3 stars Unoma is the name of guitarist Fidel Vázquez's musical vision. This is not an exclusively solo effort, strictly speaking, since the collaboration of Pito Costa on keyboards, bass and drum programming proves vital for the building of the repertoire's various melodic schemes and moods. This is the essential resource that allowed the material comprised in "Croma" to achieve its most climatic moments. The album kicks off with the namesake track, a soft piece that goes from slow to mid tempo while the simplistic main motif is solidly preserved: Vázquez gives preference to texture and harmony, which allows the keyboard layers and ornaments to fill an important role in the track's development. 'Black Hole' states a more dominant role for the lead guitar, comprising a strange yet effective mixture of Satriani and Hackett: the hooks of the main melodic line and the emergence of an effective 7/8 interlude compose the right frame for the aforesaid Satriani-Hackett confluence. 'The Bird' is very melancholic, arguably the most reflective composition in the album: it's really beautiful, not too complex but successful in mood and ambience from a genuine prog rock point of view. This piece reminds me a bit of early Eclat or early Edhels: dynamic yet not too intrepid symphonic rock with a very modern vibe and new-age flirtations. 'Magic Tour' is arguably the best structured piece in terms of melodic development and guitar-keyboard interaction. The lead guitar phrases are catchy, while the keyboard input is flawless when it comes to coming to the frontline or staying in the background. This is perhaps what a Rothery solo album would sound like, or an old Marillion demo from the mid-80s before Fish records his written lyrics. I hope the simile was clear. 'In the Name of God' is the longest track in the album, occupying the last near-15 minutes. It is epic in intention and structure, starting with a melodic excursion that may remind us of late-70s Genesis with a touch of Camel. During some of the guitar solos, Vázquez strays to jazz-rock territories, which makes sense with the fusion-oriented percussive arrangements that emerge at some point. The sung section sounds like a mixture of slow R'n'B and "A Curious Feeling"-era Tony Banks. At the 10'30" mark, a bombastic interlude gets in a solidly epic note, but unfortunately ends too soon; on the other hand, an emotional guitar solo and a pompous synth lead follow in order to partially retake the incomplete bombast. The idea goes on to the end, marking a family air with Hackett-era Genesis plus a touch of ELP. While not excellent, "Croma" is a beautiful, emotionally intense album that will surely please all symphonic prog and neo-prog devotees - this is what Unoma was all about for the debut album.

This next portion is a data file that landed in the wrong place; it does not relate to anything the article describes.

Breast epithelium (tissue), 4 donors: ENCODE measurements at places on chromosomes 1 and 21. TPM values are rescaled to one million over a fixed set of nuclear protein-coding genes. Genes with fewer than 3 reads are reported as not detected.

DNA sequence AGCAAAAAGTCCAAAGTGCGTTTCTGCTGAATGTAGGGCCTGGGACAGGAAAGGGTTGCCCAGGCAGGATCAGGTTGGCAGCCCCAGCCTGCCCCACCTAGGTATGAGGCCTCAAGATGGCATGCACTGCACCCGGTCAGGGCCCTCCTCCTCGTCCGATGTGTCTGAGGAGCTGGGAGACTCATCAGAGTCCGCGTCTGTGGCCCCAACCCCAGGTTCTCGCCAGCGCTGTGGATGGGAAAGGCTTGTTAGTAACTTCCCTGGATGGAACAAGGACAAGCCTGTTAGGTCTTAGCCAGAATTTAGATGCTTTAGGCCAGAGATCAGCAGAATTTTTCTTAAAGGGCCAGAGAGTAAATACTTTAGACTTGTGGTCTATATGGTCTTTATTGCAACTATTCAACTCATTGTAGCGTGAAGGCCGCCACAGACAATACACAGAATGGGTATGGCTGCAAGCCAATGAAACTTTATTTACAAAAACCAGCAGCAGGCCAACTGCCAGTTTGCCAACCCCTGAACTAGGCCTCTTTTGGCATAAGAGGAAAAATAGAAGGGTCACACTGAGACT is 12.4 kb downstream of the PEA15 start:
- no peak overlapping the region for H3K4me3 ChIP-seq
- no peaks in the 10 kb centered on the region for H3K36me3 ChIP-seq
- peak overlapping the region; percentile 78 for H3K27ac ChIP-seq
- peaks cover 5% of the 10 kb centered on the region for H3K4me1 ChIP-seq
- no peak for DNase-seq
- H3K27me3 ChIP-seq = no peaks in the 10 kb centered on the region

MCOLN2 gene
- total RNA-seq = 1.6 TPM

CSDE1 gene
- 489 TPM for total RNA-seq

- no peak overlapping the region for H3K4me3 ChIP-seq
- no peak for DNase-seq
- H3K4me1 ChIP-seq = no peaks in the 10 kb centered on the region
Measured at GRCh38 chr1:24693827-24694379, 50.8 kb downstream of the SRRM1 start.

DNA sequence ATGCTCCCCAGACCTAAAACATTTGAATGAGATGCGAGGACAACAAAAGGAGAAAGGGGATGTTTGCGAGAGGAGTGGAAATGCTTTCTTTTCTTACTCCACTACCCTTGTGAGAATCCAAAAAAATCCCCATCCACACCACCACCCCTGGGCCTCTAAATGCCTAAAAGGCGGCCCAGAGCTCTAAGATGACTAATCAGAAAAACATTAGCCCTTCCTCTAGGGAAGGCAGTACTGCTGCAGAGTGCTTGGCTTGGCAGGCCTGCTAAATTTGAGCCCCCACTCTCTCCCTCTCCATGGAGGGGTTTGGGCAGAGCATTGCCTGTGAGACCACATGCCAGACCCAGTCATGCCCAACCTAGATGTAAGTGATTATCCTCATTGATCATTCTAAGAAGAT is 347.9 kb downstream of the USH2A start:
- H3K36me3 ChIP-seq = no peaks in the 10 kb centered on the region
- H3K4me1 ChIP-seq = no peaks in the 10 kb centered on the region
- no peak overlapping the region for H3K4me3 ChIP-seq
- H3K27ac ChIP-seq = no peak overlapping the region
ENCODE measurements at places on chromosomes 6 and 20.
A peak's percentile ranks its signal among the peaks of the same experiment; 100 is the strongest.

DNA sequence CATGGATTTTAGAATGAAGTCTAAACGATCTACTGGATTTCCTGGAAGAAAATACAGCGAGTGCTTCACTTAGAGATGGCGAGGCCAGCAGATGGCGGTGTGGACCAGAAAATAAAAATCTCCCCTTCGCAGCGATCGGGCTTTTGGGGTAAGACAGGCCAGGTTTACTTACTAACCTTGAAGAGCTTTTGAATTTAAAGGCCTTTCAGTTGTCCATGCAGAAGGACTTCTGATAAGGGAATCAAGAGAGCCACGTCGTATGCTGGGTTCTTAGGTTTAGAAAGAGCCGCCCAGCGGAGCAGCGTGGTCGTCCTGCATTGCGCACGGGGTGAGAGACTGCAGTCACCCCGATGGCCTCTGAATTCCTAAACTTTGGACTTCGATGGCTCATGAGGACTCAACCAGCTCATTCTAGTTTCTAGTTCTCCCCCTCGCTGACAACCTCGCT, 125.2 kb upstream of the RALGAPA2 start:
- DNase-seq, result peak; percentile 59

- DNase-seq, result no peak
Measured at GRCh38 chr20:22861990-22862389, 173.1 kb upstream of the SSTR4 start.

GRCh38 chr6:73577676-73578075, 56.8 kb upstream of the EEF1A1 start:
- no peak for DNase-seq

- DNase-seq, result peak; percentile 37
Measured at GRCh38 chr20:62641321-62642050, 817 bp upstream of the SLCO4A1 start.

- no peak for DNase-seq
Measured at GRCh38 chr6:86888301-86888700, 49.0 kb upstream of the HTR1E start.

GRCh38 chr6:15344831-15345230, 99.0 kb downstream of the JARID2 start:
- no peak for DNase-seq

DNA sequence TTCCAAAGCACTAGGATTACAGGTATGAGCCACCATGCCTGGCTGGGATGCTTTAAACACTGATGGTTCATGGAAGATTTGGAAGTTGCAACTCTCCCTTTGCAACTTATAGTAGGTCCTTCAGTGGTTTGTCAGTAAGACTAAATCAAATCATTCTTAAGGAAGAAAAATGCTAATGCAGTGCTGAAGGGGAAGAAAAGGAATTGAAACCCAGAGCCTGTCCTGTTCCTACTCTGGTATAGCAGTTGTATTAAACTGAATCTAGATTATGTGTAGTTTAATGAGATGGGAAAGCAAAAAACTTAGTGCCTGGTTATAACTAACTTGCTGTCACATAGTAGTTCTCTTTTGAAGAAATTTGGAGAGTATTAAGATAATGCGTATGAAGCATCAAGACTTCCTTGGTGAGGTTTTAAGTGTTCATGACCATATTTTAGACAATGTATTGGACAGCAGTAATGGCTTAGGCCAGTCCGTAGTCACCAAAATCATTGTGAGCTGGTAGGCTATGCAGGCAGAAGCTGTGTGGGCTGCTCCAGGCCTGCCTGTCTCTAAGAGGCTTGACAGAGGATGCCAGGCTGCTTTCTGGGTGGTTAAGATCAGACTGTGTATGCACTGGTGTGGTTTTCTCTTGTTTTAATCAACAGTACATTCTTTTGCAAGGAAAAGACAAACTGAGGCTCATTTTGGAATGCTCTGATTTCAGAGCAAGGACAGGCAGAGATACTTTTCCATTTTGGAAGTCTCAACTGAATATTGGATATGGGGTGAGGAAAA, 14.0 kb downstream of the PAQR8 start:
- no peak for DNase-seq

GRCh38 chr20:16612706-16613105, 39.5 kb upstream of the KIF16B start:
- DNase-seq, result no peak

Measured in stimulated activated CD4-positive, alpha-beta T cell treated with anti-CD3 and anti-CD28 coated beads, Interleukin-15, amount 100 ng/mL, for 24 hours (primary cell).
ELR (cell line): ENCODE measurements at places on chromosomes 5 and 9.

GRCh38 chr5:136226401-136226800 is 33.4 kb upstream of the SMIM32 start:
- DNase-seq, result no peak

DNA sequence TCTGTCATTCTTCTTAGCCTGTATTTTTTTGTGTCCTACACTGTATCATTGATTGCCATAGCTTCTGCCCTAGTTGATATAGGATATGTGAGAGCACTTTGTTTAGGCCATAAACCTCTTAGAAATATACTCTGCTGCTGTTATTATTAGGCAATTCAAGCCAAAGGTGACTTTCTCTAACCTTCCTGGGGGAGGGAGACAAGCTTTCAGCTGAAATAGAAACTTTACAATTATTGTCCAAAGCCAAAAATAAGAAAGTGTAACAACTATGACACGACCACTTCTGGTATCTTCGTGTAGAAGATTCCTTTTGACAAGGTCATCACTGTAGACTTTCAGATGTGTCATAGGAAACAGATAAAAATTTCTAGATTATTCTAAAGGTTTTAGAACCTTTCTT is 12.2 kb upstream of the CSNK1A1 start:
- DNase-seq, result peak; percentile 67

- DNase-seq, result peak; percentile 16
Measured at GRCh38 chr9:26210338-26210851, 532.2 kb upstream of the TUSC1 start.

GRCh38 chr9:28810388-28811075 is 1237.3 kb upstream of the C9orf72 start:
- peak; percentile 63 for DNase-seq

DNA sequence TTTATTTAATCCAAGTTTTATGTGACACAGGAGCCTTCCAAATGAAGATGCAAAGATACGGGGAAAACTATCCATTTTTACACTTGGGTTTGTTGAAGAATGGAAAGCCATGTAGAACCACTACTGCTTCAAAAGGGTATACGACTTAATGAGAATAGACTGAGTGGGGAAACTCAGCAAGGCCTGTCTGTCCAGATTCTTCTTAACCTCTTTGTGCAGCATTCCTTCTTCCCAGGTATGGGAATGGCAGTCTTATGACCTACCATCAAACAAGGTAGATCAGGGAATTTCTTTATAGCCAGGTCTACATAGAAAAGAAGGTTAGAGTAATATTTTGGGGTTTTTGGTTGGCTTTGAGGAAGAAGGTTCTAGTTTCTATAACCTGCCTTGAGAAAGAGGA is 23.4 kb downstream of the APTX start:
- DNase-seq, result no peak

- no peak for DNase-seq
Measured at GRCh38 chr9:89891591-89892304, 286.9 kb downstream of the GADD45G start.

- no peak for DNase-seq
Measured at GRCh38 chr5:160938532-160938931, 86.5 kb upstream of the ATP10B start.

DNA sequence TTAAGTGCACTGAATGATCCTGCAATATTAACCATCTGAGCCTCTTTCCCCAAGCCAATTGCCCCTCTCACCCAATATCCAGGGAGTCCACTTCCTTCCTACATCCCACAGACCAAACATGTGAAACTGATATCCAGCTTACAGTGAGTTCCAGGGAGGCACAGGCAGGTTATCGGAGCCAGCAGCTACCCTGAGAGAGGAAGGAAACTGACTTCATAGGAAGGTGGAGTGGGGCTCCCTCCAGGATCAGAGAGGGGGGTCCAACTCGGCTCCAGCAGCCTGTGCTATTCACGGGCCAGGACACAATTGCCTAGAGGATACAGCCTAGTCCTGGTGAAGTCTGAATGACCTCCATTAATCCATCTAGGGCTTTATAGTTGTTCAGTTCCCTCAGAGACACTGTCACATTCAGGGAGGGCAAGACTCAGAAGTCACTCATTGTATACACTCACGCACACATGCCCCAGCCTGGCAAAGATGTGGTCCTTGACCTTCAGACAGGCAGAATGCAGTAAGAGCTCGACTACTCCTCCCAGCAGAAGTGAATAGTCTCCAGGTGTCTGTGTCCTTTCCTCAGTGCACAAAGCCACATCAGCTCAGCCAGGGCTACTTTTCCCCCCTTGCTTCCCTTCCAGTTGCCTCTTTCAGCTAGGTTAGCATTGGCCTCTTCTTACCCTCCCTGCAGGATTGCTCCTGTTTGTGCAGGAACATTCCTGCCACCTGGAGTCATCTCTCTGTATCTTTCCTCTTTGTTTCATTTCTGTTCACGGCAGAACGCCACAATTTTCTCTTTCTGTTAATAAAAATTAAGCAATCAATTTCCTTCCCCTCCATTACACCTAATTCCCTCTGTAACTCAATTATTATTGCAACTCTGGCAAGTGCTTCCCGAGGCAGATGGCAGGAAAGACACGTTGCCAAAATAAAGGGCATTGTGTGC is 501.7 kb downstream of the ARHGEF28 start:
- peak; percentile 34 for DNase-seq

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 Croma by UNOMA album cover Studio Album, 2003